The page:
The education secretary, Damian Hinds, told headteachers he had heard their concerns over funding “loud and clear,” as school leaders said they need an extra £5.7bn to avoid deeper spending cuts or even insolvency.
Speaking to the Association of School and College Leaders’ annual conference, Hinds pledged to “make the strongest possible case for education” to win more funding from the Treasury in the upcoming spending review.
“I understand the real concerns on funding. I get that finances are challenging for schools, and that many of you have had to make, and are having to make very hard choices,” Hinds said.
“Of course there will be competing demands on the public finances, as there always are. But ours is a very strong case because so much else relies on what you and your schools and colleges do.”
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Hinds’ remarks were met with polite applause by the 1,000 headteachers and college leaders at the union’s conference in Birmingham, who had earlier heard dire warnings on funding from the ASCL’s president, Richard Sheriff.
Sheriff said a report drawn up by ASCL estimated that an additional £5.7bn was needed to allow state schools in England to fulfil their basic functions.
“On the current trajectory, schools will either have to make more unpalatable cuts to the curriculum and the support they provide to pupils, or they will face insolvency. This is not a scenario which is acceptable to anyone,” Sheriff said.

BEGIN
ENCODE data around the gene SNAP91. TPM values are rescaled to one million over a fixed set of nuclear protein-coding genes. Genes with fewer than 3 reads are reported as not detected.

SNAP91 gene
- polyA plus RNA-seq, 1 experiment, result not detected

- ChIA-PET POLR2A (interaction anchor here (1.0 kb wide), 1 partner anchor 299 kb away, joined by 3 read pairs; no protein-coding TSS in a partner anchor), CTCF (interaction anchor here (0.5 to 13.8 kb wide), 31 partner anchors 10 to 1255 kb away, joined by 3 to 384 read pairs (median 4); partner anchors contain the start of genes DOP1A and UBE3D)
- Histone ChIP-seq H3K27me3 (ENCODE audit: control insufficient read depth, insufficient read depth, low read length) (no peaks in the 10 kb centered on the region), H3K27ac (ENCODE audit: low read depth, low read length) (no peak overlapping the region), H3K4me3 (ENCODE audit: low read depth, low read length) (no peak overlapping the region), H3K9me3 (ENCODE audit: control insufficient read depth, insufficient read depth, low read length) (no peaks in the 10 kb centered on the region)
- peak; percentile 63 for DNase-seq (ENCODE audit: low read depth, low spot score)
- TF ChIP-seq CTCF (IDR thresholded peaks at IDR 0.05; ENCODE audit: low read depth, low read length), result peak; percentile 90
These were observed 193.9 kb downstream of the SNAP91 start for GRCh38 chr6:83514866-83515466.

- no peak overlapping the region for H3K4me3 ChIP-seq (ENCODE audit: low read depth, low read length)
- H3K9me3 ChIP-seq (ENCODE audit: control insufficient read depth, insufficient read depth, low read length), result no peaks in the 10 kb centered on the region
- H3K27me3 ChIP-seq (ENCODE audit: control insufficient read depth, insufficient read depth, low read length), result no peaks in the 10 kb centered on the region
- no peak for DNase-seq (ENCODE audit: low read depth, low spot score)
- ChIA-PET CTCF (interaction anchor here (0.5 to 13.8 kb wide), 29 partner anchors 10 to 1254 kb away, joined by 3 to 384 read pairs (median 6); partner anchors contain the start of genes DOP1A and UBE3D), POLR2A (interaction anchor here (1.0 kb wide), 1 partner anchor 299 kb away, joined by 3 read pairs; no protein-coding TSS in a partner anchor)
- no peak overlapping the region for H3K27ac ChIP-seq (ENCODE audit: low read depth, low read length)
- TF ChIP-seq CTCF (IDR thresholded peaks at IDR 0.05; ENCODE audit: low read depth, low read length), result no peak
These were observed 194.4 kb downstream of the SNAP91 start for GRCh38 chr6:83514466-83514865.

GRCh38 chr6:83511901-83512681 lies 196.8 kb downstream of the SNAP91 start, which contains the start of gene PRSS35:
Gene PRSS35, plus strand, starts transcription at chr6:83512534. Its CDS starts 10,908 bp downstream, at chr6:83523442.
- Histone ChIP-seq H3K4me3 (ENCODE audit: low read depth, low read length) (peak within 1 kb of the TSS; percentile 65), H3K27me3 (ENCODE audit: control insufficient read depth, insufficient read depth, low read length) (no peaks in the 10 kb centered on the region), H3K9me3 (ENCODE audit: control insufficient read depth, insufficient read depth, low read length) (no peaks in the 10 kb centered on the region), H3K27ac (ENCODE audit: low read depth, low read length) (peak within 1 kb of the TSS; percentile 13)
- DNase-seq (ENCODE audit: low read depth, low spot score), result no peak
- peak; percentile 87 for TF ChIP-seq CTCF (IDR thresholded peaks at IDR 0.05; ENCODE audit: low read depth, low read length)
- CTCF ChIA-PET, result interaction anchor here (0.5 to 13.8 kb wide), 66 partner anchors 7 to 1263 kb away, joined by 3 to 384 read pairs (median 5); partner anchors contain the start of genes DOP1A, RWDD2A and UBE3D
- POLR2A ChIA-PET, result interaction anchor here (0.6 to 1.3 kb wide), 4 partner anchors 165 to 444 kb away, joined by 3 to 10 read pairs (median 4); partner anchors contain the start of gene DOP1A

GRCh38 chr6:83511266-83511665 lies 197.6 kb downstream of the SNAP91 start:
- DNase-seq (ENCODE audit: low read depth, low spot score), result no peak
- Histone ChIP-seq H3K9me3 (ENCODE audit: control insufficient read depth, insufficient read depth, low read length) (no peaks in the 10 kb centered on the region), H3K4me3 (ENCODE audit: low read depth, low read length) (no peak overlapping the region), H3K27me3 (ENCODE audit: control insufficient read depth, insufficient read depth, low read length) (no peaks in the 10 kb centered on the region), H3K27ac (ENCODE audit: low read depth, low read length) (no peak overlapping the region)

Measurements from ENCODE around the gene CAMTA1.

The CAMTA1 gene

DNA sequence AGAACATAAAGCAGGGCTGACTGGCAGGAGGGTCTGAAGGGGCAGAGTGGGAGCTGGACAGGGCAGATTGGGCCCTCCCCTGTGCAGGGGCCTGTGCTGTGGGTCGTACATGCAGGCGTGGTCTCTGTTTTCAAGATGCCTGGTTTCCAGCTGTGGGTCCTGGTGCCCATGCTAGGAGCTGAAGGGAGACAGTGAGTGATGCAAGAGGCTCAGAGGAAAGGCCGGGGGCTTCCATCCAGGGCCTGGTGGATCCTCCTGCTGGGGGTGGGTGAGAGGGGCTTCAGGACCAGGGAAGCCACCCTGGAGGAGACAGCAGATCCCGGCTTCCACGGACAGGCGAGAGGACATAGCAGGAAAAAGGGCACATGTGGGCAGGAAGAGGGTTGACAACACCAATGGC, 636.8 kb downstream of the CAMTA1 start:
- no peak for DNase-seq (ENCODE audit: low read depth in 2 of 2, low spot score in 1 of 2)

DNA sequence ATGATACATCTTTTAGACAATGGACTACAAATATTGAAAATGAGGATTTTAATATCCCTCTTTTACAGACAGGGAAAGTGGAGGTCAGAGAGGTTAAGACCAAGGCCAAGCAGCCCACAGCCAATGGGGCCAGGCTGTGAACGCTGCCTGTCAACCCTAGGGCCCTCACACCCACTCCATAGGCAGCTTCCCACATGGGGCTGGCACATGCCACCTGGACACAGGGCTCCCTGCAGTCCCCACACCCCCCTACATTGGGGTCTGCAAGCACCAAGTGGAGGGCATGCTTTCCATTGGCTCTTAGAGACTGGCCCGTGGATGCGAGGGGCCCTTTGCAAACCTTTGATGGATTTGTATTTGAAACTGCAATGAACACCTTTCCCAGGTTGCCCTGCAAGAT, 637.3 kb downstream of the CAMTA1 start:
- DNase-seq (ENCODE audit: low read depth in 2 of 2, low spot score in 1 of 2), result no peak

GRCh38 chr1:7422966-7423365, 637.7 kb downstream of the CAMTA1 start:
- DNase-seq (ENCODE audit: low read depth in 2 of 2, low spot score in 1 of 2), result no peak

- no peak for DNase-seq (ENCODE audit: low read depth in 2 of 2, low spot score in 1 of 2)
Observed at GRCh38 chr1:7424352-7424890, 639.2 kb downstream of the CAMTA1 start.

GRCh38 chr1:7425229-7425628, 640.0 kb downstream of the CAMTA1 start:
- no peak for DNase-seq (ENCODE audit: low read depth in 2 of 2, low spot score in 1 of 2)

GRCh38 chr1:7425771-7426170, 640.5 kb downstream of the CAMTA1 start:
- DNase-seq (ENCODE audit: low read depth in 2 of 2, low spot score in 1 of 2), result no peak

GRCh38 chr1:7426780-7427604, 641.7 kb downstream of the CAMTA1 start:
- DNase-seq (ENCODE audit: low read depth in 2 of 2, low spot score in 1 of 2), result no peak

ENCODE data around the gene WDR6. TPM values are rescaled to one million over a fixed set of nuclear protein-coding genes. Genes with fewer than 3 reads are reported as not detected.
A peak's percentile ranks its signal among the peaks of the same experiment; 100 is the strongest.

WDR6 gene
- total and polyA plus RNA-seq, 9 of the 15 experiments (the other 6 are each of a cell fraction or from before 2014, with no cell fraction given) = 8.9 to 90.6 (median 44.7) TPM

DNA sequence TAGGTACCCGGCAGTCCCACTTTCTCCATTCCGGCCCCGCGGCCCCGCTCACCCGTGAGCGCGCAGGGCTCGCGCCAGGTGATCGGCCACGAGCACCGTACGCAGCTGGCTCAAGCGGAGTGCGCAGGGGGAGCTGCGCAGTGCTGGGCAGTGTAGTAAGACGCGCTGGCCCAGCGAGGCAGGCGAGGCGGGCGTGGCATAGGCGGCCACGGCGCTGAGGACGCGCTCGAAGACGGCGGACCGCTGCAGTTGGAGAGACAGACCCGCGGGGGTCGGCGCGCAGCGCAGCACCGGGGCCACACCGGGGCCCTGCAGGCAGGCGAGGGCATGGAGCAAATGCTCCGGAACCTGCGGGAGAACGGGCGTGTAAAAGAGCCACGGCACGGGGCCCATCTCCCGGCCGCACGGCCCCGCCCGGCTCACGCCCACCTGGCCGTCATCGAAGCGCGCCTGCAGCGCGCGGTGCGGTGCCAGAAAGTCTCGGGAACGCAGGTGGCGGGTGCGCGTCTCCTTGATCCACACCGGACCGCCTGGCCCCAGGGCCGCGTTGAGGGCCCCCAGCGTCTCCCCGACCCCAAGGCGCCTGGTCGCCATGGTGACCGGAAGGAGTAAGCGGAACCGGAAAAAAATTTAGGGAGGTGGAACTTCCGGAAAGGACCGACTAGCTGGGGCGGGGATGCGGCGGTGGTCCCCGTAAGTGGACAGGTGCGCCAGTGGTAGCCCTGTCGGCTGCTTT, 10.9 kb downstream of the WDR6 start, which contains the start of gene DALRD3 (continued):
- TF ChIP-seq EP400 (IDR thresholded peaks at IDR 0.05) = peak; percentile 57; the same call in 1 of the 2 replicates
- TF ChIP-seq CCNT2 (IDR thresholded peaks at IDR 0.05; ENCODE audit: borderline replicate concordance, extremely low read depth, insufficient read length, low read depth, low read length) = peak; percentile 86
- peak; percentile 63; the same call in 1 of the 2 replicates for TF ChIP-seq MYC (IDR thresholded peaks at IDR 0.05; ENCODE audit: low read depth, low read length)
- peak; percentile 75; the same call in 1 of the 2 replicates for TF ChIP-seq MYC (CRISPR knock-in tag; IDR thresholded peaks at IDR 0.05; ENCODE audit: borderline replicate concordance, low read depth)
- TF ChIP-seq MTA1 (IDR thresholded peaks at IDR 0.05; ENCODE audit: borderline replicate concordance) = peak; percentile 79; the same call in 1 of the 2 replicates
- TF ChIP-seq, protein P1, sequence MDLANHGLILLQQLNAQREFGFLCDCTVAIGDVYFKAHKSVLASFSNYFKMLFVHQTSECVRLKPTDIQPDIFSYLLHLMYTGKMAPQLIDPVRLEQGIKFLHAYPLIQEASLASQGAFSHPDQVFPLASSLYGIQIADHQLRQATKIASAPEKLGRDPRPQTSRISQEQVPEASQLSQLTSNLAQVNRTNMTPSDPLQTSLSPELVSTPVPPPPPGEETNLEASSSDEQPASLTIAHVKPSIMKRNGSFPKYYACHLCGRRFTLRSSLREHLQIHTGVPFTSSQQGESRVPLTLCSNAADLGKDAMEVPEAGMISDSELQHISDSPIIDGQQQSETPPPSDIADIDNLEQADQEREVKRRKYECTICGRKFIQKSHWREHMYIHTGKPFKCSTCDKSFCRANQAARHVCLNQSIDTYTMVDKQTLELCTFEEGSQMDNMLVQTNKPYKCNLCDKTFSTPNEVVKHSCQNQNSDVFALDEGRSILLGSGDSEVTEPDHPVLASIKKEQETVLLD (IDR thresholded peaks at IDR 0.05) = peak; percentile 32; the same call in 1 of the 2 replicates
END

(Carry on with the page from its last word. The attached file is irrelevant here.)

“It must be obvious to everyone that a funding gap of £5.7bn cannot be resolved by trying to squeeze a few more efficiencies out of a system where every cost has already been trimmed. The answer must come from the Treasury in the form of additional investment.”
Sheriff, the headteacher of a comprehensive secondary school in Harrogate and chief executive of the Red Kite Learning Trust, which operates 13 schools across Yorkshire, said earlier his schools faced significant cuts in the next year or two.
“Looking through our financial reports and projecting forward, every school in the trust faces an in-year deficit next year. Every school. I know the year after that all our reserves will have gone,” Sheriff said.
“I’ve been a head for 18 years and I’ve not known it to be this tough in terms of funding.”
Sheriff also challenged his colleagues to tackle off-rolling, the practice of illegally pushing pupils out of school without following formal processes, often to improve a school’s academic performance.
“There are already very high levels of public trust in schools but we cannot and must not take that trust for granted. We simply cannot carry on seeing headlines about off-rolling and gaming without taking a stand,” Sheriff said.
A survey of school leaders by the union found a “rising tide” of poverty among pupils, with schools reporting that they buy shoes, clothing and food for students from poor families.
Asked later about the “unprecedented” pressures facing schools, Hinds said he recognised the links between schools and other parts of the public sector including local government and the NHS.
“Everybody recognises that over the last decade, public sector across the board has been tight, and that has of course created particular pressures,” Hinds said.
“Schools very often end up being in the front line on these questions, and probably felt more so over the last few years.”
Asked about the growing number of state schools that have chosen to close early by half a day to save money, Hinds said: “Clearly all children need to be able to get the quantity and the quality of the teaching time and education that they are entitled to.
“Within that schools have the flexibility to decide exactly how they set the pattern of the week, but they should do that in consultation with parents.”